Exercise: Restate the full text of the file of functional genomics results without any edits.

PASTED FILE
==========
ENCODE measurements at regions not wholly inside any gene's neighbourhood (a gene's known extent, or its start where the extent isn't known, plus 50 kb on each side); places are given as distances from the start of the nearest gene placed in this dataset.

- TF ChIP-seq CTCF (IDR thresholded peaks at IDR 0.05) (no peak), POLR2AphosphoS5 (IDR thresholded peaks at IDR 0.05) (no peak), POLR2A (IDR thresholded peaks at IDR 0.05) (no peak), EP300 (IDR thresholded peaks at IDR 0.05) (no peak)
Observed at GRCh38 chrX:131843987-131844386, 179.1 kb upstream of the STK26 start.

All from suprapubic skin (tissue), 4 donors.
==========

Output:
ENCODE measurements at regions not wholly inside any gene's neighbourhood (a gene's known extent, or its start where the extent isn't known, plus 50 kb on each side); places are given as distances from the start of the nearest gene placed in this dataset.

- TF ChIP-seq CTCF (IDR thresholded peaks at IDR 0.05) (no peak), POLR2AphosphoS5 (IDR thresholded peaks at IDR 0.05) (no peak), POLR2A (IDR thresholded peaks at IDR 0.05) (no peak), EP300 (IDR thresholded peaks at IDR 0.05) (no peak)
Observed at GRCh38 chrX:131843987-131844386, 179.1 kb upstream of the STK26 start.

All from suprapubic skin (tissue), 4 donors.